Workshop Presentations

Introduction

Panel 1: Perspectives on Cost-Benefit Analysis — Current Practice

Session 1: Frameworks for Distribution Grid Integration Cost-Benefit Analysis

Panel 2: Data Issues

Panel 3: Future Directions in Grid Integration Cost-Benefit Analysis

Notes on Future Needs

All speakers were asked to include their opinions on challenges and future needs in this area. We have aggregated and summarized this information here, highlighting some common themes. Please note that these are only issues identified by the presenters in their talks as key challenges and future needs, and are not based on a survey where the relative importance of each of these issues after reviewing this full list. Many presenters and other attendees resonated with several of the needs and challenges below. There were 13 total presenters.

Need or Challenge Number of Presenters who Highlighted Notes
Increased transparency and common vocabulary 3  
Need to integrate distribution system and bulk system planning and analysis, understand value and operational issues for the full system 3 One specific challenge cited as understanding whether infrastructure investments are truly deferred based on DGPV/DER.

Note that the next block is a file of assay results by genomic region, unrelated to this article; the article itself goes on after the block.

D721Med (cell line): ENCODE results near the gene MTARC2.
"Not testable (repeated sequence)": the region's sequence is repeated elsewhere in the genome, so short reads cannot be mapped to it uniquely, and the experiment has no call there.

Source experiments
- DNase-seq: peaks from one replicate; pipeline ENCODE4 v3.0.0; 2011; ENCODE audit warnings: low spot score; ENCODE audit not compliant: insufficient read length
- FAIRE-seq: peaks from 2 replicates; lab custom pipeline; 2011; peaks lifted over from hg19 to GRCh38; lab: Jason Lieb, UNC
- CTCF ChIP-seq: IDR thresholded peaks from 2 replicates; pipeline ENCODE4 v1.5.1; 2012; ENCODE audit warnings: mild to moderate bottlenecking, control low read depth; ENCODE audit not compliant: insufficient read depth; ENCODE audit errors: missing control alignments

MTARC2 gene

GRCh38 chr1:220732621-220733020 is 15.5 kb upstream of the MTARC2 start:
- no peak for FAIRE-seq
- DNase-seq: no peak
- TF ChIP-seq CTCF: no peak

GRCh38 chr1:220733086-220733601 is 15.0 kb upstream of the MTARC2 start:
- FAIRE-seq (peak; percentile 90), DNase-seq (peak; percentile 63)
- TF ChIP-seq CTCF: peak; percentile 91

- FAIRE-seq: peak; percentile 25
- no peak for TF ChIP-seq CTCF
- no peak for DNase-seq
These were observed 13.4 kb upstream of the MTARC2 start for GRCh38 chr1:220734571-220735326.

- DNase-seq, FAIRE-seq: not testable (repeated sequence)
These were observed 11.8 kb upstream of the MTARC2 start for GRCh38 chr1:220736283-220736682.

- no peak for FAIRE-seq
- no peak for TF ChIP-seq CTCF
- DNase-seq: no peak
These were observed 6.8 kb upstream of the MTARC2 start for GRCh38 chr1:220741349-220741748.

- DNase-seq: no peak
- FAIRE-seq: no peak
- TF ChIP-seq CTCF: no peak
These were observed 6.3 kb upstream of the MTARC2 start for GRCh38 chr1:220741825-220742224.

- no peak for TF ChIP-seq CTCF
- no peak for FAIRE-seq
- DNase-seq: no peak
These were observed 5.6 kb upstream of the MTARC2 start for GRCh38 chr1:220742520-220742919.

Need more data 4 Specific data gaps mentioned include O&M and component lifetime data, SCADA-based 8760 load curves, DG data (storage/non-PV DER), secondary network data, special protection schemes and operations information, and increased amount of circuit and substation data provided to developers. It was also noted that data that is cleaner and more consistent is required, and that data needs to be available, accessible, and machine-readable.
Issues around fair allocation of costs and associated issues around rate structures and design of incentives 4 There were also comments by multiple presenters on challenges around accurately allocating or assigning costs to different technologies and parties.
A need for proactive instead of reactive planning and analysis 4 This point was generally emphasized/agreed upon by all presenters and multiple other attendees.